Three weeks before critical midterm elections, voters are expressing significantly more interest in turning out than they were four years ago, according to a Washington Post-ABC News poll. Enthusiasm is up across almost all demographic groups, but the increases are greater among younger adults, nonwhite voters and those who say they favor Democrats for the House. . . .
Certainty to vote is up 32 points among women younger than 40, compared with 2014. Among men and women ages 18 to 29, it has risen 17 points. Among nonwhite registered voters, 72 percent are now certain to vote, up from 48 percent in Post-ABC polling in October 2014. White men without college degrees represent the one heavily Republican group whose certainty to vote is lower than average and has increased less than other groups since 2014. In contrast, white women with college degrees are up 15 points to 88 percent. For white women without degrees, the figure is up 12 points.
This is potentially disastrous for a party that has pitched its appeal to a narrow slice of the electorate — white men without college degrees. Thanks to President Trump, Justice Brett M. Kavanaugh and Republicans who act and talk as if the Fox News audience is identical to the U.S. electorate, Democrats have the chance to make massive gains in the House and keep Senate losses to a minimum for 26 incumbents on the ballot.
While the House generic polling gap remains large (+11 for Democrats), it’s the gender gap that is likely to obliterate the Republican House majority:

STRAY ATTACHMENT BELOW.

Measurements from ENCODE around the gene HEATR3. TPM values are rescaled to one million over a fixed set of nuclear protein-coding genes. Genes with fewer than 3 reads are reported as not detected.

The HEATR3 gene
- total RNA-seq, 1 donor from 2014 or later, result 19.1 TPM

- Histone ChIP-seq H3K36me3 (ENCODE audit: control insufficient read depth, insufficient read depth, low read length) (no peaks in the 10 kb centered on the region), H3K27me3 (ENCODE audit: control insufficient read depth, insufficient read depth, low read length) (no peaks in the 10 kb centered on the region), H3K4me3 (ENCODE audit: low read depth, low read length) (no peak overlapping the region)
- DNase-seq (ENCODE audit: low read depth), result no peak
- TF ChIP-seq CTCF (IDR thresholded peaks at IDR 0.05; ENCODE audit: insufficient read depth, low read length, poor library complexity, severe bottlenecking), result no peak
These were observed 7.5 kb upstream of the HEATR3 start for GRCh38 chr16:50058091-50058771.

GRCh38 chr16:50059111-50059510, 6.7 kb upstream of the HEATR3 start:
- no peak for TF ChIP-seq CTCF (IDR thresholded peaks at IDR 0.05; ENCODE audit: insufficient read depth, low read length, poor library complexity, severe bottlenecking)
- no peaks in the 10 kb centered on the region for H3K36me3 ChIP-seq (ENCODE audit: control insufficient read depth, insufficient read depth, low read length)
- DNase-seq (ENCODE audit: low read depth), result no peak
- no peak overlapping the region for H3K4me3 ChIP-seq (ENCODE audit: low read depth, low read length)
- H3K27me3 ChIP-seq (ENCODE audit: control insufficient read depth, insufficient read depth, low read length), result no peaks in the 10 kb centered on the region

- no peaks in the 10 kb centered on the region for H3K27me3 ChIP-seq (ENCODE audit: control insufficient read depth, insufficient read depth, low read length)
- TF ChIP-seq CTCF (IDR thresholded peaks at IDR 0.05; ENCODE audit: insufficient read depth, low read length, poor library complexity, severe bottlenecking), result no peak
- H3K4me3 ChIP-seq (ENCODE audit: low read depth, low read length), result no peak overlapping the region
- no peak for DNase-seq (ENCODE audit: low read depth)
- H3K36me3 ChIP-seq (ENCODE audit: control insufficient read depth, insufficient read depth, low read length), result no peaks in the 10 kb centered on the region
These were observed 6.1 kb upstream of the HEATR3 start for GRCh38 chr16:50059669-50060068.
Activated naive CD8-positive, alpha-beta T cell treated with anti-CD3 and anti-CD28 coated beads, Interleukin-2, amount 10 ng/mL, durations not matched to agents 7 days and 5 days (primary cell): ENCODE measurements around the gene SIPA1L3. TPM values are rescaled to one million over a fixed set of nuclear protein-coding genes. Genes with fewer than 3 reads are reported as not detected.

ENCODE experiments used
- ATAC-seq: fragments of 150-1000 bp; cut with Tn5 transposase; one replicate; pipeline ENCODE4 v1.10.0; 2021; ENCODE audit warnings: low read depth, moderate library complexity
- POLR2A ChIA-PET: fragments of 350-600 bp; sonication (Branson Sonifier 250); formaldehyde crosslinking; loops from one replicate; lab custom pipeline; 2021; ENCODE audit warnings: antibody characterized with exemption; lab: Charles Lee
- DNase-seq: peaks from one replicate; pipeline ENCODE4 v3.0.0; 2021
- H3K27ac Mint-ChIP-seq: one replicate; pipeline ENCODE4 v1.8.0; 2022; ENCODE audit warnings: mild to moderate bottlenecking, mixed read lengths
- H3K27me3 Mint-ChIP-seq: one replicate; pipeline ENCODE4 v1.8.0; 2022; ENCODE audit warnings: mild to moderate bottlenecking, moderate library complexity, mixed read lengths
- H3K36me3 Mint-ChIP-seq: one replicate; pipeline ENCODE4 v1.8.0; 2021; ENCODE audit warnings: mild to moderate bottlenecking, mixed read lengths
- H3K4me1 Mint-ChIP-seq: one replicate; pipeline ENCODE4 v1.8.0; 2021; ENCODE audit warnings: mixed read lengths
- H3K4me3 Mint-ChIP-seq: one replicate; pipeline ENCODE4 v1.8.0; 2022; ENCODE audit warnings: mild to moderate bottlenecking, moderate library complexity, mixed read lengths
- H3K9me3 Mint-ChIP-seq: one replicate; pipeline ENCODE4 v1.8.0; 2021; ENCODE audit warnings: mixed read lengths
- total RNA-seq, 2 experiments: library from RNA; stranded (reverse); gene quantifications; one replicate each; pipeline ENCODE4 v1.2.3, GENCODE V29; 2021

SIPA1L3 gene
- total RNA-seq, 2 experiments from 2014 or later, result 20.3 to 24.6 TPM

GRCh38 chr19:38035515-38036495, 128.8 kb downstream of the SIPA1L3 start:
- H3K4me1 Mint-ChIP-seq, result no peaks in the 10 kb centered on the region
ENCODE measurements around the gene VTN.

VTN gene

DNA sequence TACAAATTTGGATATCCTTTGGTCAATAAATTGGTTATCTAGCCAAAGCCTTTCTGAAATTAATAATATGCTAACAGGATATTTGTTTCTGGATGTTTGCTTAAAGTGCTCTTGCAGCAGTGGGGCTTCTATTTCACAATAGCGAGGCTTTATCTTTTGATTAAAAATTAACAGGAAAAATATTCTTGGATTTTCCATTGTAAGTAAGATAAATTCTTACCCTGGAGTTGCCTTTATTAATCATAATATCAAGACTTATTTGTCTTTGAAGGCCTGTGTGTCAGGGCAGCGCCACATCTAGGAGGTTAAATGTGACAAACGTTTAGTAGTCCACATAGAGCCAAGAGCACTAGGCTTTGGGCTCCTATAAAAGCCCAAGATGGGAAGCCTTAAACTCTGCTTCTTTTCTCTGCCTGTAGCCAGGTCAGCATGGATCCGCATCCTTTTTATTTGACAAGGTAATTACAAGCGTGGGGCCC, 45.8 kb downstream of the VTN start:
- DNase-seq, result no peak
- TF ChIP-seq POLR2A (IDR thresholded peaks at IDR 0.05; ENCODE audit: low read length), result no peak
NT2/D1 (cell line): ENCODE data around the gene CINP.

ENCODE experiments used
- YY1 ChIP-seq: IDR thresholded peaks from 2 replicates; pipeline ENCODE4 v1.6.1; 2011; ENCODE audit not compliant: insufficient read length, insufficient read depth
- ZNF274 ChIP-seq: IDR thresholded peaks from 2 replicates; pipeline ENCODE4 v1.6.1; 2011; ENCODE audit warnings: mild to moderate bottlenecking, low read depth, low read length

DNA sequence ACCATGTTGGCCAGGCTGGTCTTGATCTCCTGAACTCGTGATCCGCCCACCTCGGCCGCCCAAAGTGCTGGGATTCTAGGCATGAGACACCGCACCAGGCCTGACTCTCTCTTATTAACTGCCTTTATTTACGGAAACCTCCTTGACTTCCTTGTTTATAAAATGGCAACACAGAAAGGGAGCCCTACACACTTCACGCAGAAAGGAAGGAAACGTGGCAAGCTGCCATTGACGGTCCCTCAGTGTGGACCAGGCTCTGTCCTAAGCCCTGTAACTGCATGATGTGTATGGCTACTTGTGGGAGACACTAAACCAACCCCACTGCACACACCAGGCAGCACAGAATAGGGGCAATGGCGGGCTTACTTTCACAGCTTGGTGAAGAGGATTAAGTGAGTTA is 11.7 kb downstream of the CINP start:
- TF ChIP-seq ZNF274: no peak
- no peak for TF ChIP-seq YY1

Among registered voters, women favor Democratic House candidates by 59 percent to 37 percent while men split about evenly, with 48 percent favoring Republican House candidates and 46 percent favoring Democrats.
Those registered voters who describe themselves as independents favor Democrats by 52 percent to 38 percent, driven primarily by a 2-1 advantage for Democrats among independent women (62 percent to 29 percent).
White women with college degrees split 57 percent to 42 percent for Democratic candidates while white women without a college education lean toward Republicans, 49 percent to 43 percent.
Trump, you might recall, won independents 46 percent to 42 percent and lost independent women by only five points. In case anyone is wondering if the #MeToo movement, Republicans’ misogynistic taunting and Trump’s unpopularity have had any impact, one need only look at the gigantic gains for Democrats (in comparison to Trump’s 2016 performance) among independents (-4 to +14), independent women (+5 to +33) and white college-educated women (+7 to +15). The amount of polling and punditry over the last year devoted to the proposition that “nothing mattered” because Trump retains his white, male and non-college-educated base was absurd; he and the GOP have managed to alienate everyone else and boost Democratic enthusiasm through the roof.